Indigenous Digital Archive is a project of the Museum of Indian Arts & Culture in collaboration with the New Mexico State Library Tribal Libraries Program and the Indian Pueblo Cultural Center The Indigenous Digital Archive will help you explore the history of US government Indian boarding schools in the 19th and 20th centuries.  Explore, annotate and learn from over 500,000 archival documents about Santa Fe Indian School and others, all kinds of boarding school records, yearbooks, and letters.

Arizona Tribes

In these tabs are links for and to the 22 tribes in Arizona and their resources.  Some Tribes make more information available online than others. 

  • Another place for information about each of the tribes in Arizona is the Intertribal Council of Arizona (ITCA)  The ITCA was established in 1952 to provide a united voice for tribal governments located in the State of Arizona to address common issues of concerns.
  • There are additional resources at the Tribal Court Clearinghouse, and the National Indian Law Library.   
  • There are also some tribal materials located in the UA Law Library. Please note they may not be current, as the Tribes do not always provide updated information or don't make it available at all to libraries.   

The best source and resource for Tribal materials is always going to be the Tribe itself.


Ak-Chin Indian Community

  • Article of Association of the Ak-Chin Indian Community can be found in the UA Law Library. (Tribal Law   KF8228.P25 A5 197- )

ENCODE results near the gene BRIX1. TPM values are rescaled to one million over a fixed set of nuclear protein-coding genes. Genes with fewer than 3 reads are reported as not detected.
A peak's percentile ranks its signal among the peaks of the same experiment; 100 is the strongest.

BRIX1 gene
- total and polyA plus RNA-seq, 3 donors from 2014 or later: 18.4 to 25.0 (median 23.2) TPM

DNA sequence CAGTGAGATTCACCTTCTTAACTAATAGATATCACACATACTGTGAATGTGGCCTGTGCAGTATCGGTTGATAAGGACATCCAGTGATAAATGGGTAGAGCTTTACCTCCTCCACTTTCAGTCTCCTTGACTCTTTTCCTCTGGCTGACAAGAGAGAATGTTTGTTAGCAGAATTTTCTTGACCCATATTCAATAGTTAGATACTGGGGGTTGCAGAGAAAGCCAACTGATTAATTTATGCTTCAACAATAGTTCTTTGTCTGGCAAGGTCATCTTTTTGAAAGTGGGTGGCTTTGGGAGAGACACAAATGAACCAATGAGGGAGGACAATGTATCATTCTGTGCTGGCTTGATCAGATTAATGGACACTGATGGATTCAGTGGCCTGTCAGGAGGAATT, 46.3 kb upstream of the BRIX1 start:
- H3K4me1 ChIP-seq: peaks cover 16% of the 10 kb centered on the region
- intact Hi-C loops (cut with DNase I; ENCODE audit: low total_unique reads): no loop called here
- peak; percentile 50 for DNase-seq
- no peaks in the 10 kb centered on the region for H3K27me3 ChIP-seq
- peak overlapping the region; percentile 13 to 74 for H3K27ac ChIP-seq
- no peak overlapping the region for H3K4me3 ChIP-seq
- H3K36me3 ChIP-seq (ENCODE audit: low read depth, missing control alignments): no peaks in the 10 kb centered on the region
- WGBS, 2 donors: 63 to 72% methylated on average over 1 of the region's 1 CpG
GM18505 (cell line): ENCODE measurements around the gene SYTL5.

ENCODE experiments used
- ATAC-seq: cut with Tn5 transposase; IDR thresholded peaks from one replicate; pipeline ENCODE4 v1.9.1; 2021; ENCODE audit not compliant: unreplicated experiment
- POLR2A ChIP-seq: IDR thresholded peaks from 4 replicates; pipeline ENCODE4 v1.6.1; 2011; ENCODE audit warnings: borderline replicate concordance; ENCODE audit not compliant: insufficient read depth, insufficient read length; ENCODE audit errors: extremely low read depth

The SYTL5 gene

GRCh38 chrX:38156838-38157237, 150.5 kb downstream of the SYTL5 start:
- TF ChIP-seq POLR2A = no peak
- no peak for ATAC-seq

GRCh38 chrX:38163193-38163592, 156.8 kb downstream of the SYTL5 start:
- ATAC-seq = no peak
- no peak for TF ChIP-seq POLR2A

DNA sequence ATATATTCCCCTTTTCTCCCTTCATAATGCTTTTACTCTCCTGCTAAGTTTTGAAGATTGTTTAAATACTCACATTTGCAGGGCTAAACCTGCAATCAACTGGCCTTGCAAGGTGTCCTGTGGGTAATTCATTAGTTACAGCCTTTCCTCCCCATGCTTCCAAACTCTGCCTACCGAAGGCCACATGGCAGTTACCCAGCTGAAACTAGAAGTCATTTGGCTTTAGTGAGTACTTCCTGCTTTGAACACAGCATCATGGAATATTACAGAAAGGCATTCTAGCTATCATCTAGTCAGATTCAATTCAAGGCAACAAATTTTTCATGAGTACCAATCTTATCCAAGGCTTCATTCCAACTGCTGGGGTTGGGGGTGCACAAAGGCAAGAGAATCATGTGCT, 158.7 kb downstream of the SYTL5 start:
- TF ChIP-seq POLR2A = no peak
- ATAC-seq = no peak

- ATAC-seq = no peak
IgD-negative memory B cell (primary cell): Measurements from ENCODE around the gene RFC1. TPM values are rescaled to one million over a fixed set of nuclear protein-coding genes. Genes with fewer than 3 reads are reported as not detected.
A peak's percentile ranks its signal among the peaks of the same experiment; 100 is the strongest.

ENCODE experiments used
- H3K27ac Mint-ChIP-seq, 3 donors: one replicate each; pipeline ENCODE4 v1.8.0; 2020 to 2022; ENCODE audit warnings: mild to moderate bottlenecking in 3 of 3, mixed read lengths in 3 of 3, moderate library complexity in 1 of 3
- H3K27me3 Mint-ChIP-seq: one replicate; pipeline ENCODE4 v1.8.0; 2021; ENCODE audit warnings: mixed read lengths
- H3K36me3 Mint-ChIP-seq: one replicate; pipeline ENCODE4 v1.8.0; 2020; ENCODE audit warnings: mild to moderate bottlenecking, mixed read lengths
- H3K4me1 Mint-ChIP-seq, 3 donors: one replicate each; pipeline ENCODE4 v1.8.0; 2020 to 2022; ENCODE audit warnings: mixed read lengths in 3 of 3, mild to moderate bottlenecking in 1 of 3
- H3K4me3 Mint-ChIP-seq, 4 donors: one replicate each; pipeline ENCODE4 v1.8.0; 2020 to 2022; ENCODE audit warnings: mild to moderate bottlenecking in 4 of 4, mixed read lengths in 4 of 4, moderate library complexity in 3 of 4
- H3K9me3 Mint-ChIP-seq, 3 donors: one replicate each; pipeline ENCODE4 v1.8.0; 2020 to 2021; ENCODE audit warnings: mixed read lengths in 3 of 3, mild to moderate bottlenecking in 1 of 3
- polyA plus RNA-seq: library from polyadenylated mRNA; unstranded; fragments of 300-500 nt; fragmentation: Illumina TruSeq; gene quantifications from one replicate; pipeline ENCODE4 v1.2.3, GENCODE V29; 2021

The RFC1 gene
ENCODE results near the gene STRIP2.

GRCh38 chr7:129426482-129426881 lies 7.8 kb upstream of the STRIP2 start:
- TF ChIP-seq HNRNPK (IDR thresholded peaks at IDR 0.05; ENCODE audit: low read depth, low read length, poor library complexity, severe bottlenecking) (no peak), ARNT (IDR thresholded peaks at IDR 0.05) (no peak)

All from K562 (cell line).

• Law and Order Code of the Maricopa Ak-Chin Indian Community can be found in the UA Law Library. (Microfiche IN-9 1980 ed. Cabinet 18)
  • Ak-Chin Tribal Court contact Information is within the Departments tab on the Tribal website in Community Administration.


Cocopah Tribe



Colorado River Indian Tribes 

  • CRIT Laws and Ordinances
  • CRIT Tribal Court contact information is contained within the CRIT website on the Tribal Departments tab and directory.
  • Constitution and by-laws of the Colorado River Indian Tribes can be found in the UA Law Library here (KF8228.Y95 A5 197-  ) and here (KF8228.C843 1947)



Fort Mojave Indian Tribe of Arizona



Gila River Indian Community



Havasupai Tribe



Hopi Tribe

  • Judicial Branch - Tribal Courts  The Court provides access to Hopi Laws on their webpage, in addition to Tribal Appellate Court decisions.  The Court does note that the copies on their website are not original documents, and that the Hopi Tribal Secretary’s Office can be contacted for official copies.
  • Constitution and by-laws of the Hopi Tribe can be found at the UA Law Library here (KF8228.H7 A5 1969) and here (KF8228.H7 A5 1969 Amend. 1993)



Hualapai Tribe



Kaibab-Paiute Tribe

  • Tribal Court   This contains contact information, and a link to their SORNA site.  They do not provide access to other Tribal laws or court opinions.
  • Constitution and bylaws of the Kaibab Band of Paiute Indians can be found in the UA Law Library.  (KF8228.P2 A5 1965)



Navajo Nation



Pascua Yaqui Tribe


Pueblo of Zuni

  • Zuni holds lands within northeastern Arizona, which has no permanent residents.
  • Their seat of government is in Zuni, New Mexico
  • The Zuni Tribal Court provides electronic access to some of their codes and the Constitution.


Quechan Tribe


Salt River Pima-Maricopa Indian Community



San Carlos Apache Tribe

San Juan Southern Paiute Tribe of Arizona



Tohono O'odham Nation

  • Tribal Court
  • Tribal Codes
  • Tohono O’odham Civil code is available in the UA Law Library.  (KF8228.P25 A5 1991)
  • Tohono O’odham code is available at the UA Law Library. (KF8228.P25 A5 2006)
  • Tohono O’odham Children’s Code is available in the UA Law Library. (KF8228.P25 A5 1987b)




Tonto Apache Tribe - the Tonto Apache Tribe does not have a webpage of its own. 


White Mountain Apache Tribe


Yavapai-Apache Nation



Yavapai-Apache Nation